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Surface science news, August 2017

By interpenetrating two polymers, scientists have developed a novel supercapacitor that is flexible and can store a lot of charge very quickly.

Hybrid photoactive materials with more stable and more rigid dyes obtained.

A novel process can convert carbon dioxide into 3D graphene with micropores across its surface, which could make an ideal supercapacitor material.

Scientists have simultaneously designed an optimal material for light management in solar cells and fabricated the nanostructured surfaces.

A composite of a polymer and a 2D material can store energy at operating temperatures well above current commercial polymers.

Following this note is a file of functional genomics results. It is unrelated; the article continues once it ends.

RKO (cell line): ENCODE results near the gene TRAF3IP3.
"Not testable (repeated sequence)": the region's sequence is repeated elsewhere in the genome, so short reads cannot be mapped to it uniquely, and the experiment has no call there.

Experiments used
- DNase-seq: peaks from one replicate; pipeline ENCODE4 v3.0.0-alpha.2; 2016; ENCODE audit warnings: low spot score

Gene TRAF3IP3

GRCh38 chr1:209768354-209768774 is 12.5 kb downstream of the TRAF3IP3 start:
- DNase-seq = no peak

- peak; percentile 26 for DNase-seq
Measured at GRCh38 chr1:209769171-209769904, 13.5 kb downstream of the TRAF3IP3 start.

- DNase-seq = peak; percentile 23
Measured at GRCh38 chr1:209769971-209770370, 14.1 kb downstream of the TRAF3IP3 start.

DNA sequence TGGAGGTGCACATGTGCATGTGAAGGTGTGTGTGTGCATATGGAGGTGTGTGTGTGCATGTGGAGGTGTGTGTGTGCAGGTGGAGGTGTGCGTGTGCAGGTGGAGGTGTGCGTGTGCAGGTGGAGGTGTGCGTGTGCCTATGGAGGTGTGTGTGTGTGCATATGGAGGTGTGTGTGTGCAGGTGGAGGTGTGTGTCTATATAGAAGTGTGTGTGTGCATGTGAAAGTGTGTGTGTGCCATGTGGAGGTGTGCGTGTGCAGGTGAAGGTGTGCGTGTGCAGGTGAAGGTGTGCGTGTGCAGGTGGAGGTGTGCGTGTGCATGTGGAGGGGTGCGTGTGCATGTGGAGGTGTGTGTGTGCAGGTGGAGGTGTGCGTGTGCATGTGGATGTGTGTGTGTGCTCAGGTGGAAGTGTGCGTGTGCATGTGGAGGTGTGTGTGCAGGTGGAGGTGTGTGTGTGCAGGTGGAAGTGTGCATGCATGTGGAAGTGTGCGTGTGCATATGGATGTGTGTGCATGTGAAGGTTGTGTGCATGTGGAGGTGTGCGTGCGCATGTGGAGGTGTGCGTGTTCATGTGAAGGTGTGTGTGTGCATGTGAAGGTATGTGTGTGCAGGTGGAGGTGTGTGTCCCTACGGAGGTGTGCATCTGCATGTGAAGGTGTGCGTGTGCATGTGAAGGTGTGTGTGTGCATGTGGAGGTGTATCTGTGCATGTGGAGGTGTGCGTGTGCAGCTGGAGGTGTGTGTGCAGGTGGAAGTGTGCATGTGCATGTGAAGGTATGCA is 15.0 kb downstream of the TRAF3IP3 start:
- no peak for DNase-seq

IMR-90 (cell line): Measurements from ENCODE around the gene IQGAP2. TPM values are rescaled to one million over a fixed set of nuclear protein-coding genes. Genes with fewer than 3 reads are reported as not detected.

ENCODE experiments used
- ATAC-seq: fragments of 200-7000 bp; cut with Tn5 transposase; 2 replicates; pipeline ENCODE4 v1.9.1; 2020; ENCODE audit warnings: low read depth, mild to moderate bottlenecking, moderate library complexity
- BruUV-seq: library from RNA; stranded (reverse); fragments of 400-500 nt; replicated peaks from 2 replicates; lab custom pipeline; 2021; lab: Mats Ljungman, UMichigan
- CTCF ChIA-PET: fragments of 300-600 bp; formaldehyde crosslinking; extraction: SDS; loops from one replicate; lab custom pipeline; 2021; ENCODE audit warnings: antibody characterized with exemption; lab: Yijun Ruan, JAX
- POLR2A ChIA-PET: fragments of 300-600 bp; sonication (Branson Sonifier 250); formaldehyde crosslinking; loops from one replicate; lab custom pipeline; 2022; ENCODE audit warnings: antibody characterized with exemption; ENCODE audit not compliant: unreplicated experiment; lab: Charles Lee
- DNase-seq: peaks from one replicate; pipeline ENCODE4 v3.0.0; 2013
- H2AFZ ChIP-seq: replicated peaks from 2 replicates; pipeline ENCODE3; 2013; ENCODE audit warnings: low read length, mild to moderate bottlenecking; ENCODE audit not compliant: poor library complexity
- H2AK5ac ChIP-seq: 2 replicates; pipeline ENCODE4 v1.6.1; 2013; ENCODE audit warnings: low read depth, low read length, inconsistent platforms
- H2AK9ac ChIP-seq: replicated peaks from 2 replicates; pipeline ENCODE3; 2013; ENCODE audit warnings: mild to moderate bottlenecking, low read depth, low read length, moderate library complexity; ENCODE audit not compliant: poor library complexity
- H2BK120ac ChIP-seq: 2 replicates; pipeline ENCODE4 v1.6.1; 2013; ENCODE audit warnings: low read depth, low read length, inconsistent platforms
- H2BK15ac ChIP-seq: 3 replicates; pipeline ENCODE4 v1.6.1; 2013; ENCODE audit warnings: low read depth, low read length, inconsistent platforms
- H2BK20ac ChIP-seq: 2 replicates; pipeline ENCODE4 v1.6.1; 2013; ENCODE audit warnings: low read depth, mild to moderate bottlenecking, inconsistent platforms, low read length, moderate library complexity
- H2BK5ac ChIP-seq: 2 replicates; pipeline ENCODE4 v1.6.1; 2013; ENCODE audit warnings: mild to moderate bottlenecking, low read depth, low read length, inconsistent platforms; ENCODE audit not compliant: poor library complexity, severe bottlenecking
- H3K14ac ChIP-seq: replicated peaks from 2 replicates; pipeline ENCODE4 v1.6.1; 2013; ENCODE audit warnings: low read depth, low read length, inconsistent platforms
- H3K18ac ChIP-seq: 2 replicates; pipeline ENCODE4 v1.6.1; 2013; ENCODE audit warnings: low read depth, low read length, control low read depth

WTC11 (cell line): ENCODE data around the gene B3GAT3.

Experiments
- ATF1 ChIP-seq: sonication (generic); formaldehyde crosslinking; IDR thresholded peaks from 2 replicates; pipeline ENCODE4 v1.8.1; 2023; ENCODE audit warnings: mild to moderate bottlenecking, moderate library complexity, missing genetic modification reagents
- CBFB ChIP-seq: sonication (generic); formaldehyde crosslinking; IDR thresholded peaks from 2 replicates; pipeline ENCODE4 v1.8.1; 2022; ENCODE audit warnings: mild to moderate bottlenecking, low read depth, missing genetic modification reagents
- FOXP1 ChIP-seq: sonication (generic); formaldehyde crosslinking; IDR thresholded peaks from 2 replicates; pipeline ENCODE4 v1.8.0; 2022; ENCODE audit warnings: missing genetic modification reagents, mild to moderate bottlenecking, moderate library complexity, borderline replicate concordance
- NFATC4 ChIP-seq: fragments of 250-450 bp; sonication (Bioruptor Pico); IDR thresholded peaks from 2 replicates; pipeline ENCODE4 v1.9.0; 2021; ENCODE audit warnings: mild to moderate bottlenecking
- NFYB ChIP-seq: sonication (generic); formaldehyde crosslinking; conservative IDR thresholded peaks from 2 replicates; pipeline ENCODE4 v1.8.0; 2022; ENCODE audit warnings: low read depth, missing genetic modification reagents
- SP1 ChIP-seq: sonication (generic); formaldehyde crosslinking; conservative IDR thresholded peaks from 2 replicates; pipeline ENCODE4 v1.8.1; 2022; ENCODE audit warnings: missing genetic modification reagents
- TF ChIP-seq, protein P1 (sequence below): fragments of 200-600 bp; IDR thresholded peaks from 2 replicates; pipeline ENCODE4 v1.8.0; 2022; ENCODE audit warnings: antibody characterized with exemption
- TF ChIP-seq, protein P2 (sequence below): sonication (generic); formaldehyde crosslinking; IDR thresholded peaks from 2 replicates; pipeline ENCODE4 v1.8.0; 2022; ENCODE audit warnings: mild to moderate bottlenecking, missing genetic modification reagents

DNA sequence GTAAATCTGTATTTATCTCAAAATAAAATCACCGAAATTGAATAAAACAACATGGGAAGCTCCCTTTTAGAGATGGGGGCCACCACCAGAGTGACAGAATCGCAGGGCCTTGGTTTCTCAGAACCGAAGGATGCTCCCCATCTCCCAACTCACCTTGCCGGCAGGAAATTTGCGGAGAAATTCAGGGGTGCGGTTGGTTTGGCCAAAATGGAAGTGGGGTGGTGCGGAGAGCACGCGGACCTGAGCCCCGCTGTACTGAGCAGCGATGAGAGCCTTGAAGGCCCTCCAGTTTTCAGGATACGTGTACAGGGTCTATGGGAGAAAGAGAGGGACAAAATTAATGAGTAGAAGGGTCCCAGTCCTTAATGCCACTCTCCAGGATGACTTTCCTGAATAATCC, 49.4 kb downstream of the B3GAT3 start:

Scientists have used a laser to turn the surface of pine wood into a form of graphene, potentially offering a way to produce biodegradable electronics.

Defects in the structure of topological insulators can cause electron transport to occur in the bulk rather than just at the surface.

Naturally occurring fatty acids that cover insect wings can be used to form ‘mechanobactericidal’ coating.

A new super-strong ‘tough adhesive’ is biocompatible and binds firmly to biological tissues even when they're wet.

The granules in copper can never fit together perfectly and so are forced to rotate, causing an unexpected level of surface roughness.

Monolayer 2D transition metal dichalcogenides undergo a phase change from semiconductor to metallic when exposed to airborne chemicals.

Quality control tool for MoS2 promises improved 2D material for next generation electronics and optoelectronics.

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